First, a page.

– Kirby moves really slow, which makes it hard to get into at first (hint — press the d-pad twice in the direction you want to go)

Percentage of game complete: 100%, about 6 or so hours

 / 

Games Are Expensive! I Should Maybe Play These

Dear Nerd Diary,

I have gone back and forth and back and forth between OKAY I REALLY AM GONNA BUY THAT NEW KIRBY GAME and WELL MATT MAYBE YOU SHOULD THINK ABOUT BUYING SOME FOOD FIRST.

This is a problem.

It is further compounded when I gaze longingly towards my SD card on my Wii: dozens and dozens of games I have purchased, sometimes for more than $10, 90% of them barely played. What the fuck is my problem?

So, I am going to bombard this blog with five billion reviews, hopefully. I must resolve this issue — I will play every single one of these games to (near) completion, review them, and then by the time I’m done sometime in 2013 I can begin buying new games! What a great idea.

First up: Kirby 64. Expect a pretty positive review, maybe.

Kirby 64; Awful StarFox GCN Game

Dear Nerd Diary,

Last night while watching some YouTube videos of the new Kirby game (it looks pretty fun!!), I turned on my Wii and started actually playing Kirby 64, a purchase I had made over two years ago and really did not even start to play. That is the state of my money problem — I buy things and then do nothing with said things. The simple ACT of buying something is worth it for me, almost more than the game experience itself. I might as well be buying salami in bulk!! EW!!! I HATE SALAMI!!

Kirby 64: The Crystal Shards (or Sharts as I will now call it) is AMAZING! What a cute, simple, FUN platformer for the good ol’ N64.

I am enjoying it quite a bit. It’s very slow paced and easy from point A to point B, but not if you want those three secret Crystal Sharts in every level. You have to really work for them. Also, special to this Kirby game is the ability to combine powers, which leads to an endless supply of goofyness. Ice + Bomb? SNOWMAN THAT EXPLODES. Bomb + Fire? FIREWORKS KIRBY. Ice + Rock? A CURLING PUCK.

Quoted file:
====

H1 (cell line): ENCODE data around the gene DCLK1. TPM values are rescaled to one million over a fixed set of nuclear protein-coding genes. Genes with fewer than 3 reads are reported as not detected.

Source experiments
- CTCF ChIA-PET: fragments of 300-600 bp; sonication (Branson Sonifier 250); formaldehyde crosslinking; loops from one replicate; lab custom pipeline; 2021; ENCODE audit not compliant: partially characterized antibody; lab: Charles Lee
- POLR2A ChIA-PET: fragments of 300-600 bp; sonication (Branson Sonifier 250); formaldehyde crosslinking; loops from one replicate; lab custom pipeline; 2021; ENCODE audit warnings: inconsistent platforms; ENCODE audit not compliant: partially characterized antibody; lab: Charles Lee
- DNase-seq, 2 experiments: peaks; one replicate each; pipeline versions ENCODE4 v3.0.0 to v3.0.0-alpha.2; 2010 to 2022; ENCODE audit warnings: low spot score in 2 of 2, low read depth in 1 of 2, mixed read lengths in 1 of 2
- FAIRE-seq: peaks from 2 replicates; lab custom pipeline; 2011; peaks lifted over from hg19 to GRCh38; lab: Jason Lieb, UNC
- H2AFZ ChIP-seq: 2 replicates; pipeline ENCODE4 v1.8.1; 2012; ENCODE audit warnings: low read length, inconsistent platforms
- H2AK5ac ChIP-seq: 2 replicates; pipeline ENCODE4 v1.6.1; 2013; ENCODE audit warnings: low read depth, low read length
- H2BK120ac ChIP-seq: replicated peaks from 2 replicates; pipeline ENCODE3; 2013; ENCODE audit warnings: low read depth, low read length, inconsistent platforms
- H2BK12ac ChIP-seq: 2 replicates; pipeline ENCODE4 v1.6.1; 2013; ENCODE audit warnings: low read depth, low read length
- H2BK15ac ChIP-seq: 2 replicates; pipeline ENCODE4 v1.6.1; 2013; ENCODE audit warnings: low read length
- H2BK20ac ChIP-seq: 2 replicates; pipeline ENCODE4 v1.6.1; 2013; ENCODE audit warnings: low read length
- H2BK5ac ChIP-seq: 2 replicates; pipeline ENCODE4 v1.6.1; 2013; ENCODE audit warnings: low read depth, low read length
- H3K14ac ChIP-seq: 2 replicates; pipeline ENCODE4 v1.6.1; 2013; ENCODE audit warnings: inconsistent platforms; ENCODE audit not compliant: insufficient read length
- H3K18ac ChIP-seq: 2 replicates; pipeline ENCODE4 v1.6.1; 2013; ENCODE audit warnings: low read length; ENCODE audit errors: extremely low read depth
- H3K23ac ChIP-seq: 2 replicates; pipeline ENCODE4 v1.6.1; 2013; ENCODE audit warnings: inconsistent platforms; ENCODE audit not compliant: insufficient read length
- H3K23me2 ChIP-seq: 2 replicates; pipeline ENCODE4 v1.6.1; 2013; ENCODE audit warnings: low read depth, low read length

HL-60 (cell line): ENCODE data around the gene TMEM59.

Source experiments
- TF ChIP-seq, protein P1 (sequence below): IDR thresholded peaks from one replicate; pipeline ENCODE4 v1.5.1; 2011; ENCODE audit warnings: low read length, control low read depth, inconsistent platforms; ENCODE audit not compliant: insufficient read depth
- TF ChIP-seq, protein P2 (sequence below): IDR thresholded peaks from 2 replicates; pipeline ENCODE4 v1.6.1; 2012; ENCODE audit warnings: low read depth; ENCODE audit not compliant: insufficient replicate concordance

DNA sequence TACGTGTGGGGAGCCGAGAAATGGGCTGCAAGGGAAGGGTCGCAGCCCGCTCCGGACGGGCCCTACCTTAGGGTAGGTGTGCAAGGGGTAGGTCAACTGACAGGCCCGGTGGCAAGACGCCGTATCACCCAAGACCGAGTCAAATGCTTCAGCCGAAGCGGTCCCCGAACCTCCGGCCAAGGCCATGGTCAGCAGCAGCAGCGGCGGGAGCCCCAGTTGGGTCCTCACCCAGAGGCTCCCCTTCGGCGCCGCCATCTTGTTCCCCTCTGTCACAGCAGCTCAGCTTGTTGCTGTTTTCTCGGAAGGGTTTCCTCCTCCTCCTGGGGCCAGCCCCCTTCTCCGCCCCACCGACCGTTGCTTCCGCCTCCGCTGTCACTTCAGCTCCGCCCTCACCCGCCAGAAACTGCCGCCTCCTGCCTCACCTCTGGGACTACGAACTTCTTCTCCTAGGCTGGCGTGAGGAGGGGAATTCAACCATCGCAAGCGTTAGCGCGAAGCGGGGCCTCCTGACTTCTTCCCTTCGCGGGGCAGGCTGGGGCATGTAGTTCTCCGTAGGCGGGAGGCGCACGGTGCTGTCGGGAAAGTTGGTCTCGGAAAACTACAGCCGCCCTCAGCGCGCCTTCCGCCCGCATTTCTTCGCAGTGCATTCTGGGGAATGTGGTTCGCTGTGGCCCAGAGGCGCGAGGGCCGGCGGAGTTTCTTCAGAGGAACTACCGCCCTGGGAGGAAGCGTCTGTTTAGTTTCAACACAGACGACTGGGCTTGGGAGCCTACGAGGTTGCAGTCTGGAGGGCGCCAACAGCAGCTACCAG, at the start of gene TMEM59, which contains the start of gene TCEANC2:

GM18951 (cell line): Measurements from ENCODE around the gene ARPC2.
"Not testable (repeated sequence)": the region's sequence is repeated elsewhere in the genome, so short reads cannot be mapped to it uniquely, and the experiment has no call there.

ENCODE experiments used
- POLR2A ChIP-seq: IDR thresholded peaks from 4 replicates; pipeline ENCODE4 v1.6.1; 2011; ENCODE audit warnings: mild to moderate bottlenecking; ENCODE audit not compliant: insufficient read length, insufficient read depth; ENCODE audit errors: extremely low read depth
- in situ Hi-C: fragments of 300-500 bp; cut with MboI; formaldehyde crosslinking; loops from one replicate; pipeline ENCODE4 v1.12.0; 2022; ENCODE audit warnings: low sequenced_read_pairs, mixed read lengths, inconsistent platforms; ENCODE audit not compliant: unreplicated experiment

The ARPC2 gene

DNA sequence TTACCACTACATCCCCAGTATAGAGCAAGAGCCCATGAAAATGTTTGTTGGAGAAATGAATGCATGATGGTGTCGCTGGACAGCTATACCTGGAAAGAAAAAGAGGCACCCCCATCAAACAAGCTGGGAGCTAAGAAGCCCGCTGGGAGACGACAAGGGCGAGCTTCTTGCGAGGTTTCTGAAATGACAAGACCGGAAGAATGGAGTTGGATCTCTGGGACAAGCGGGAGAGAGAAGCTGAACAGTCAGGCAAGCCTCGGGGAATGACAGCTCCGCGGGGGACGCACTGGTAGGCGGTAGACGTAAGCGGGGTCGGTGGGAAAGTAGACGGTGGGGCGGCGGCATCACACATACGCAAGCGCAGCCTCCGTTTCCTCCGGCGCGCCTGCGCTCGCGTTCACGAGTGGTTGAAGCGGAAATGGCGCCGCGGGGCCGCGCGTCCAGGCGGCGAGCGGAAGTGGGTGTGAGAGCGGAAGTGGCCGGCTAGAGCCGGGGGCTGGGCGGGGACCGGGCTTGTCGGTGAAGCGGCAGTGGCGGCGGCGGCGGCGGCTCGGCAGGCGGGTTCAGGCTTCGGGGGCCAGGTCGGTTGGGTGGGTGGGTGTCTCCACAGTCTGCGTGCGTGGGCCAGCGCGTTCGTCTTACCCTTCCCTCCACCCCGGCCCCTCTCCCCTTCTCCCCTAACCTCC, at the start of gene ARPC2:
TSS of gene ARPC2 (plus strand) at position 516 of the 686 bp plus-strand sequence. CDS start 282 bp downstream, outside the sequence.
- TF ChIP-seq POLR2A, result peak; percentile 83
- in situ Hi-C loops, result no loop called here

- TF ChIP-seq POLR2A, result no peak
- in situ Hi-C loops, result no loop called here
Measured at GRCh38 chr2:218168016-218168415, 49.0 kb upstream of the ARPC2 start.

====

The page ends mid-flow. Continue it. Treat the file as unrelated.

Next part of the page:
Hmmm.

Love, Matt

P.S. Don’t buy StarFox Assault just because SF643D is amazing. Lesson learned. It is pretty mediocre.

Mario Party Is Alright Sometimes

No one loves Mario Party, because it was the casual’s game of choice for a billion years, not to mention Nintendo whored it out for 8 iterations in like 7 years. Every single chapter in the MP saga is the same, a few boards to have your character walk around with a mini game at the end of each turn. Whoever gets the most stars wins, etc etc.

Years pass and Mario Party is a bit more passé. Thank god, the games are now finally under $50. (Except for 8. Never get 8.) Truth is, Mario Party 1, 2, 3, 7, 6, whatever — they’re all actually good games. And with each new one came a more polished and robust system, somehow. (Although 8 sucked. Never get 8.)

Mario Party 2 is on the Wii Shop Channel, that awful clunky thing, for a mere 10 bucks. Yeah yeah, it should be like $5. Anyway, 10 bucks for a pretty good time with some drunk friends who don’t hate playing a game that has some random british guy (?) screaming “STARRRRT!” everytime a mini-game filled with rainbows and clouds with smiley faces begins.

Mario Party on the GameCube got better. Jenn, my pal, got the fifth one for 20 bucks used. Not bad. It’s really nice — graphics are smooth and pretty, the boards are cute and fun, the mini-games easier to control and you can be on teams. I know I know, sounds really exciting.